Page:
• Go to the GP Ratings page
  • Enter the town or postcode you are interested in.

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  • In the ‘Topics’ section choose ‘Patient Experience’

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  • Click ‘Update Results’

The ‘Being listened to’ and ‘Explanations of tests and treatment’ measures will help compare GP Practices and find the best communicators in your area.  Both measures show results from the GP Patient Survey.  As the title suggest, this is a survey of patients were they are asked to give their views on care provided by their GP.  The NHS conducts this survey twice a year and so results will be up-to-date for 2017.

The theory is that the best placed people to review how good care and treatment provided is patients themselves.  Results are shown for all surgeries in the area chosen.  Practices are split into three broad categories.

  • Among the worst – highlighted by an exclamation mark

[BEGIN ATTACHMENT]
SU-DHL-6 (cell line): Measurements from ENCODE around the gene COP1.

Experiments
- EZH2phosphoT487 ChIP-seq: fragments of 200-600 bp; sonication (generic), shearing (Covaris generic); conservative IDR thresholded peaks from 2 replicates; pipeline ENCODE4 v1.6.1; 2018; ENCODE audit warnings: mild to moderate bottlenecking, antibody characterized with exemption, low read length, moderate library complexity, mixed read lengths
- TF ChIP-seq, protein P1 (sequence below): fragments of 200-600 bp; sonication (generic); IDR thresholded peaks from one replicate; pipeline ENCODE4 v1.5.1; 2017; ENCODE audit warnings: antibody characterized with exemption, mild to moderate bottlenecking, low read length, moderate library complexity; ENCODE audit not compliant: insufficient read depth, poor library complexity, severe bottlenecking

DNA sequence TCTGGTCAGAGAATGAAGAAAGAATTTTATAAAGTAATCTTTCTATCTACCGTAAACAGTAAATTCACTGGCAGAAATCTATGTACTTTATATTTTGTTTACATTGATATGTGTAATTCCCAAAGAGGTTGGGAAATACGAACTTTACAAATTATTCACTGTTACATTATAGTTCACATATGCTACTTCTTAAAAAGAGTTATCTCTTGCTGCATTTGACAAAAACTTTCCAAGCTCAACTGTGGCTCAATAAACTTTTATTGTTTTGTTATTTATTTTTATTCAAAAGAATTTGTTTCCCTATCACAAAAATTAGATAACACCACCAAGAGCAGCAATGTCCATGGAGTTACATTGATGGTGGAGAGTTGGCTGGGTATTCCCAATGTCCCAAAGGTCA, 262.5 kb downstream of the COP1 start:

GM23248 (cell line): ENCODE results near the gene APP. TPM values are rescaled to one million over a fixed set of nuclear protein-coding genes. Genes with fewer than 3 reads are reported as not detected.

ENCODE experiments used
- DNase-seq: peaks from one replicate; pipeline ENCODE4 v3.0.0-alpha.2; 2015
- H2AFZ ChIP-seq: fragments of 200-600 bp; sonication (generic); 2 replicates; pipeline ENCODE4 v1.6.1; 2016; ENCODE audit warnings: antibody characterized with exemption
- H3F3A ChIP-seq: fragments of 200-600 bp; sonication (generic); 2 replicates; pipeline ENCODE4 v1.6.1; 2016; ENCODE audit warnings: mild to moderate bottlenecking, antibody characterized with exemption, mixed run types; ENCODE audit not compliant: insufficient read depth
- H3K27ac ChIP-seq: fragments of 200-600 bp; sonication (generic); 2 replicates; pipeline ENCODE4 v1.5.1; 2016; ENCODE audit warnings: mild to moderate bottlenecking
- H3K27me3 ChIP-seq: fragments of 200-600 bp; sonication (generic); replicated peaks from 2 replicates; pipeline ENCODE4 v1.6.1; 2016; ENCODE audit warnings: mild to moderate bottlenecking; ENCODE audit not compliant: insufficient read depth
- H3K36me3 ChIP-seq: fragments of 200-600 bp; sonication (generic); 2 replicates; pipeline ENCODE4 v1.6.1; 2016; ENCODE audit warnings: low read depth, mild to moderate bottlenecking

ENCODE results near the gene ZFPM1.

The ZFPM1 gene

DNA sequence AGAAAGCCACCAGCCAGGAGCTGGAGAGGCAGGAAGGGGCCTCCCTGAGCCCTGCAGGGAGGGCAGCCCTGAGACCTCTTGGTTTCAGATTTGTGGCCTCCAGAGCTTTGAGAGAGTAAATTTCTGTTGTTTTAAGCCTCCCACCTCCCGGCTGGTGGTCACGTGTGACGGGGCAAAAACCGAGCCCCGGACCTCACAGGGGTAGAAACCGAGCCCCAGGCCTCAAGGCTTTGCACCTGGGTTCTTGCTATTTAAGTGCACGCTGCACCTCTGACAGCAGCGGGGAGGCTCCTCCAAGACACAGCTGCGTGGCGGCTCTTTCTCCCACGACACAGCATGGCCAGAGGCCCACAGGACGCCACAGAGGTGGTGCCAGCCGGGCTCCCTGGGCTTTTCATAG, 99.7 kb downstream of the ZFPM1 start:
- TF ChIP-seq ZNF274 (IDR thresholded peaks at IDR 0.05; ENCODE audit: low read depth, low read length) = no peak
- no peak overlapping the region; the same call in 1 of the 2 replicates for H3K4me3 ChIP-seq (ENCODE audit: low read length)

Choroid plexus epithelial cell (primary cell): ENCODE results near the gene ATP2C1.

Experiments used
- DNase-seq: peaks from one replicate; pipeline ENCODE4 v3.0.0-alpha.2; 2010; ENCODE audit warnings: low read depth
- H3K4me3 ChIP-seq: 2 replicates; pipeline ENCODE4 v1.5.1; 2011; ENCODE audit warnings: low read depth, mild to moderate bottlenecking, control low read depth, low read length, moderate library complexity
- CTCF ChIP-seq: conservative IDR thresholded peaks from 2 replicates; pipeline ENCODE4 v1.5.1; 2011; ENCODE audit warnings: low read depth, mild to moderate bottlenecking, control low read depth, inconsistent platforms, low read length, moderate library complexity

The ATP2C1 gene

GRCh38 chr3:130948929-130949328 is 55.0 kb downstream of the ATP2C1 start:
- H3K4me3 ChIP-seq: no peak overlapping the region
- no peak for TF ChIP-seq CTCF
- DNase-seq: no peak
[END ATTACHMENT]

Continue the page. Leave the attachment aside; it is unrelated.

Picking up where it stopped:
• Among the Best – indicated with a tick
  • Those in the middle – marked with an ‘ok’

Finding Practices that have a tick for both ‘being listened to’ and ‘explanations of tests and treatment’ could indicate practices with strong listening and communications skills.  Further comparisons are possible by using the percentages attached to each measure.  The higher the score the better (maximum is 100).  Practices with a tick and a score of over 90% have been rated better by their patients than practices with an ‘ok’ or exclamation mark and a percentage score in the 70’s for example.

Can I Change Doctor Within the Same GP Practice due to Communication Problems?